Lawmakers in New Jersey are considering a bipartisan measure that would allow people with autism spectrum disorder — or other communication issues — to voluntarily note their conditions on their driver's licenses or non-driver IDs.
Dr. Suzanne Buchanan, executive director of Autism New Jersey, joined WNYC's Tiffany Hanssen on All Things Considered to discuss why that might be important for people who have difficulty communicating with the police.
The transcript of their discussion below has been lightly edited for clarity.
Tiffany Hanssen: So before we talk about the bill specifically, I just want to talk about what it's like for somebody with autism to get stopped by the police. It can be stressful for anybody. It's stressful for me. I can't imagine how stressful it might be for someone who has difficulty communicating verbally or picking up on other cues. What can you tell us about that?
Suzanne Buchanan: That's exactly right. Everyone, I think, is stressed out when they're being pulled over. But for individuals with autism, they very likely have a stress response that could potentially make the situation even less safe.
Anytime there's interaction with law enforcement, first impressions are critical. Police officers have to very quickly assess if someone's behavior is unusual or suspicious. And what this might manifest as in someone with autism is that they may not do typical things that are in that assessment, right? So they might not make eye contact. They might not talk at a normal rate. They might talk too slowly or too quickly. They might not follow orders right away.
And so, these are the things that an officer has to kind of go through in their checklist, and see: "Is this something that's unusual? Or is this something I need to take a different perspective on?"
And I would imagine, for a person with autism or difficulty communicating, not only might they have a heightened response immediately, but seeing those lights in the rearview mirror are going to trigger all sorts of things, right?
There can be many misunderstandings, based on the the deficits and kind of verbal and nonverbal communication that some people with autism have. And I can give one example. I was not with the person at the time, but it was relayed back to me afterward.
So, a young man with autism was driving and was pulled over, and the officer came over and said, "License and registration, please." And he provided those. Step one, complete.
And then the officer said, "OK, you know, pull over to that parking lot, please." And the individual with autism was so focused on the rules, thinking "I can't operate my car without my license on me, and he just took my license." So he thought that the officer was trying to trick him into doing something illegal, and so he said, "No, I can't."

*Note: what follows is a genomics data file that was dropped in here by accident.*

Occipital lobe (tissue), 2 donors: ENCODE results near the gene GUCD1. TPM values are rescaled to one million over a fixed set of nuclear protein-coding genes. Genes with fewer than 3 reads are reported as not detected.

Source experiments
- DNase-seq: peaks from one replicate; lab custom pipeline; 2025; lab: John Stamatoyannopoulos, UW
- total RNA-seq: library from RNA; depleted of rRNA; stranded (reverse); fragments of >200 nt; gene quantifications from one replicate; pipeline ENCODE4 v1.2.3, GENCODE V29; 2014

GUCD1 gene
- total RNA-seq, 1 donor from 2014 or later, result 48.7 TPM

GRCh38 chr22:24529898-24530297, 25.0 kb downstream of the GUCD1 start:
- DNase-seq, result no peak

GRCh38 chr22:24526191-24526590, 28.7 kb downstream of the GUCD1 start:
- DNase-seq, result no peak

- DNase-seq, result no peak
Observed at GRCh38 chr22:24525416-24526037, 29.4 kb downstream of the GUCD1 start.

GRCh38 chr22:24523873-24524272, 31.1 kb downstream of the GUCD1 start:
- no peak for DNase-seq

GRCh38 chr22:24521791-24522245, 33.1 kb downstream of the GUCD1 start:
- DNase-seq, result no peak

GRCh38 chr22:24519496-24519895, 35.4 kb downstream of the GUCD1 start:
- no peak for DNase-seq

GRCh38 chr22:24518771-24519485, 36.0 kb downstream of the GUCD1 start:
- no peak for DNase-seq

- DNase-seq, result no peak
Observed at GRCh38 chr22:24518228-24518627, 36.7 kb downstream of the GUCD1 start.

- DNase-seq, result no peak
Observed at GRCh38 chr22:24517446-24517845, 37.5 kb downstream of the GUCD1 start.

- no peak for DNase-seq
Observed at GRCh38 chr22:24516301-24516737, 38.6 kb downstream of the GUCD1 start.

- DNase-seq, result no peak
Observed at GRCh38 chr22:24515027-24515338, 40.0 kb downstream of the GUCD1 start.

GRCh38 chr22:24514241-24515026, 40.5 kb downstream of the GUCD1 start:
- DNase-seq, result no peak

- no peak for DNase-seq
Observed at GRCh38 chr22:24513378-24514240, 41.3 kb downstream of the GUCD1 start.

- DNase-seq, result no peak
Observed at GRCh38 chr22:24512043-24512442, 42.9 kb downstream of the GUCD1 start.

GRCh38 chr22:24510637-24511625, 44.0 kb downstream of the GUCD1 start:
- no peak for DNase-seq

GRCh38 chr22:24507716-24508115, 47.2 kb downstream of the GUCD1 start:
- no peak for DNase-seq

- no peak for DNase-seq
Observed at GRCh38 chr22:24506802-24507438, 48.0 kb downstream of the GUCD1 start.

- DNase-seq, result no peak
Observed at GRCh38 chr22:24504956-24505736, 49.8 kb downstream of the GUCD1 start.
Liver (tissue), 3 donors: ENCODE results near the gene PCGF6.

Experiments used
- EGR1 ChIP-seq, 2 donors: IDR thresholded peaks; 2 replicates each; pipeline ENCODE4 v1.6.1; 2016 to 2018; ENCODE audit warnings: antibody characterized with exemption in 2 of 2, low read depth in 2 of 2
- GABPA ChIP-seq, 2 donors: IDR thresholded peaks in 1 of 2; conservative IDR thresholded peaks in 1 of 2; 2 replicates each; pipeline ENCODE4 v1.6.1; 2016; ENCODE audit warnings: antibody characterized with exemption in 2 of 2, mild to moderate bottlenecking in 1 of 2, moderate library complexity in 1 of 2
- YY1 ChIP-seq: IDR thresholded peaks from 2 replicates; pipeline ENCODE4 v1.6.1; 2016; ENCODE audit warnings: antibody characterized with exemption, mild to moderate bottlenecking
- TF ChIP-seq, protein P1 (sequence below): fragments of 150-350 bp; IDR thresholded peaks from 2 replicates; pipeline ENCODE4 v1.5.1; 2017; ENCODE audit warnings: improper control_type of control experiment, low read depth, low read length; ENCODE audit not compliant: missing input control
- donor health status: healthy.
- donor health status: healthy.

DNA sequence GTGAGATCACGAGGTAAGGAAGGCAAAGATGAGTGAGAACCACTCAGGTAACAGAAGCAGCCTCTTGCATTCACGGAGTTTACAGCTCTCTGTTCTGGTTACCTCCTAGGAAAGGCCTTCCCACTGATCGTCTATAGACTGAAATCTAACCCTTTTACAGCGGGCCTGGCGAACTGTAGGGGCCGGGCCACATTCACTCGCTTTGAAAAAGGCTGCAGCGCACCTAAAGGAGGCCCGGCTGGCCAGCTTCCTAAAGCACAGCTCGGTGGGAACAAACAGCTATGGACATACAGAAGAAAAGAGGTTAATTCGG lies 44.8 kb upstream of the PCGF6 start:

But he was so stressed that he couldn't get out this full explanation. And so it all resolved — but for those first few seconds, it was pretty tense.
I can imagine. So let's talk about the bill. Versions of it have been floated multiple times over the last few years. This last version seems to be making some progress, moving through committee votes. It's got some strong support. How is the bill itself received by yourself, advocates and people with autism?
Oh, it's very welcome, right? I mean, the most important part for many people in the autism community, of course, is that it's voluntary, right? It's the individual driver, and then where appropriate, in collaboration with their parents, guardians, caregivers, etc. — those who know the individual best.
Why is that important for someone with autism?
It's important because we want to make sure the individual's rights are respected. Not every condition that every person has needs to be listed on their driver's license, and driver's licenses are also not only used in law enforcement situations, they're used in all other sorts of interactions with community members and and others.
We just wouldn't want anyone to have to feel that they had to disclose a diagnosis in situation in which it wouldn't be in their best interest or their choice.
The bill also calls for guidance for police officers to help them learn to effectively communicate with someone with autism or other disorders. What sort of guidance or training do you think would be most helpful for the police in this situation?
I think there are two fundamentals of police training when it comes to autism. One: Learning about the symptoms and how autism presents, and how individuals with autism get through their daily lives. And the spectrum is very broad. You have those with average or above-average intelligence, and you have those who have profound intellectual disabilities. And there's a huge range of how autism manifests. So you want to understand the basic symptoms, and you want to understand individuals and how autism manifests in individuals
And then you also want to give the officers an opportunity to role-play common scenarios with people who know more about people with autism, so that they can see themselves kind of in those situations, practice it and then know where to go for more help. That last piece is making sure that during an interaction they know the right people to call, or the right people to connect the individual and the family, too.